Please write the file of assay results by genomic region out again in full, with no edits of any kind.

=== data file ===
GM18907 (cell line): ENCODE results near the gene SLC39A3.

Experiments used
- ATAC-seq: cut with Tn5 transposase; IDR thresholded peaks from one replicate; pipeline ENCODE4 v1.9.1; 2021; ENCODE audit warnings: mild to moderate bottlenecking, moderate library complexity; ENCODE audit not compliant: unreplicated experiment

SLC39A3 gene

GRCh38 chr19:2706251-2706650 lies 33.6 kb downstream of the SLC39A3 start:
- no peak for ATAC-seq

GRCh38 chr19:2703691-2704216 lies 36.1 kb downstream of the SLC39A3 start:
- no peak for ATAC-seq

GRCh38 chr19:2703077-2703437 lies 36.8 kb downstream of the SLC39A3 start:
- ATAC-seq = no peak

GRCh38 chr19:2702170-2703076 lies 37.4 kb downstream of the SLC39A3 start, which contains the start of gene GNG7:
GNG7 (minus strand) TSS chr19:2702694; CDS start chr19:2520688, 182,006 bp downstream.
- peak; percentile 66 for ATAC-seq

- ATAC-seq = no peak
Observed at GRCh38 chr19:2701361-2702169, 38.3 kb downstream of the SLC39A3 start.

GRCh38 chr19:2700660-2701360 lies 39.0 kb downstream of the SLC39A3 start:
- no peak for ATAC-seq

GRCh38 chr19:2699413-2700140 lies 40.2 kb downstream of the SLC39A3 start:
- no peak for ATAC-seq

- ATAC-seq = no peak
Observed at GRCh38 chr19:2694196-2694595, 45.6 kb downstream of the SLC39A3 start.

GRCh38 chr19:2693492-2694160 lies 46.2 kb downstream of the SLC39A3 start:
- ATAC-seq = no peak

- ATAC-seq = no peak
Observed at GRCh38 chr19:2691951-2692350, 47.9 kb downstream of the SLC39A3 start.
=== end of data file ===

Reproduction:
GM18907 (cell line): ENCODE results near the gene SLC39A3.

Experiments used
- ATAC-seq: cut with Tn5 transposase; IDR thresholded peaks from one replicate; pipeline ENCODE4 v1.9.1; 2021; ENCODE audit warnings: mild to moderate bottlenecking, moderate library complexity; ENCODE audit not compliant: unreplicated experiment

SLC39A3 gene

GRCh38 chr19:2706251-2706650 lies 33.6 kb downstream of the SLC39A3 start:
- no peak for ATAC-seq

GRCh38 chr19:2703691-2704216 lies 36.1 kb downstream of the SLC39A3 start:
- no peak for ATAC-seq

GRCh38 chr19:2703077-2703437 lies 36.8 kb downstream of the SLC39A3 start:
- ATAC-seq = no peak

GRCh38 chr19:2702170-2703076 lies 37.4 kb downstream of the SLC39A3 start, which contains the start of gene GNG7:
GNG7 (minus strand) TSS chr19:2702694; CDS start chr19:2520688, 182,006 bp downstream.
- peak; percentile 66 for ATAC-seq

- ATAC-seq = no peak
Observed at GRCh38 chr19:2701361-2702169, 38.3 kb downstream of the SLC39A3 start.

GRCh38 chr19:2700660-2701360 lies 39.0 kb downstream of the SLC39A3 start:
- no peak for ATAC-seq

GRCh38 chr19:2699413-2700140 lies 40.2 kb downstream of the SLC39A3 start:
- no peak for ATAC-seq

- ATAC-seq = no peak
Observed at GRCh38 chr19:2694196-2694595, 45.6 kb downstream of the SLC39A3 start.

GRCh38 chr19:2693492-2694160 lies 46.2 kb downstream of the SLC39A3 start:
- ATAC-seq = no peak

- ATAC-seq = no peak
Observed at GRCh38 chr19:2691951-2692350, 47.9 kb downstream of the SLC39A3 start.